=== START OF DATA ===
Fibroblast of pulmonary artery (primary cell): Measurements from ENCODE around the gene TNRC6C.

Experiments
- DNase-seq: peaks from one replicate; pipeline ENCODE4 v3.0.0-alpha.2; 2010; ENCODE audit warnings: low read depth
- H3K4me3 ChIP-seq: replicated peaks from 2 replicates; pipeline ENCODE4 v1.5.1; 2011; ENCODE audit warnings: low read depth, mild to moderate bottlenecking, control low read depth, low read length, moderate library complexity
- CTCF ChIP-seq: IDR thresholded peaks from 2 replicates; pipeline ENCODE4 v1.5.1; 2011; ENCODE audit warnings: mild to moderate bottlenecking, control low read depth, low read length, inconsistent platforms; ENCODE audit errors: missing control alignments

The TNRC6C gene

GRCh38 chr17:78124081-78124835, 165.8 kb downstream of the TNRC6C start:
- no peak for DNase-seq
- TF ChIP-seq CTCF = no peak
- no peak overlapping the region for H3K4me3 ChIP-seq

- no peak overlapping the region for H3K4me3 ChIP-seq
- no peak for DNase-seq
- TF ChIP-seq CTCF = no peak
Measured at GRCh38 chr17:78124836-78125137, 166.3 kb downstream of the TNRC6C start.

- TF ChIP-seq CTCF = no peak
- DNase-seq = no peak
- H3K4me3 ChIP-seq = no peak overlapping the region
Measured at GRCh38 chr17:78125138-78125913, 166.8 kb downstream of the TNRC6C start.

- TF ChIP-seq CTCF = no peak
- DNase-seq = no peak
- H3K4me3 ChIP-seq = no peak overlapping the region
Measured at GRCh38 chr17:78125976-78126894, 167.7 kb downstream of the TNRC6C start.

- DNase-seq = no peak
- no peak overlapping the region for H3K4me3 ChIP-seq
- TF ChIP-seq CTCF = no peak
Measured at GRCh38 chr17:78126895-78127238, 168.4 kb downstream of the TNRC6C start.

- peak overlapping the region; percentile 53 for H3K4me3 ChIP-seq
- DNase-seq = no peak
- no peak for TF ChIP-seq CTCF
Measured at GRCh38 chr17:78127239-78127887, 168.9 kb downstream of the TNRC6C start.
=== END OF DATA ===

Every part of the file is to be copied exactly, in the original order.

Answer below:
Fibroblast of pulmonary artery (primary cell): Measurements from ENCODE around the gene TNRC6C.

Experiments
- DNase-seq: peaks from one replicate; pipeline ENCODE4 v3.0.0-alpha.2; 2010; ENCODE audit warnings: low read depth
- H3K4me3 ChIP-seq: replicated peaks from 2 replicates; pipeline ENCODE4 v1.5.1; 2011; ENCODE audit warnings: low read depth, mild to moderate bottlenecking, control low read depth, low read length, moderate library complexity
- CTCF ChIP-seq: IDR thresholded peaks from 2 replicates; pipeline ENCODE4 v1.5.1; 2011; ENCODE audit warnings: mild to moderate bottlenecking, control low read depth, low read length, inconsistent platforms; ENCODE audit errors: missing control alignments

The TNRC6C gene

GRCh38 chr17:78124081-78124835, 165.8 kb downstream of the TNRC6C start:
- no peak for DNase-seq
- TF ChIP-seq CTCF = no peak
- no peak overlapping the region for H3K4me3 ChIP-seq

- no peak overlapping the region for H3K4me3 ChIP-seq
- no peak for DNase-seq
- TF ChIP-seq CTCF = no peak
Measured at GRCh38 chr17:78124836-78125137, 166.3 kb downstream of the TNRC6C start.

- TF ChIP-seq CTCF = no peak
- DNase-seq = no peak
- H3K4me3 ChIP-seq = no peak overlapping the region
Measured at GRCh38 chr17:78125138-78125913, 166.8 kb downstream of the TNRC6C start.

- TF ChIP-seq CTCF = no peak
- DNase-seq = no peak
- H3K4me3 ChIP-seq = no peak overlapping the region
Measured at GRCh38 chr17:78125976-78126894, 167.7 kb downstream of the TNRC6C start.

- DNase-seq = no peak
- no peak overlapping the region for H3K4me3 ChIP-seq
- TF ChIP-seq CTCF = no peak
Measured at GRCh38 chr17:78126895-78127238, 168.4 kb downstream of the TNRC6C start.

- peak overlapping the region; percentile 53 for H3K4me3 ChIP-seq
- DNase-seq = no peak
- no peak for TF ChIP-seq CTCF
Measured at GRCh38 chr17:78127239-78127887, 168.9 kb downstream of the TNRC6C start.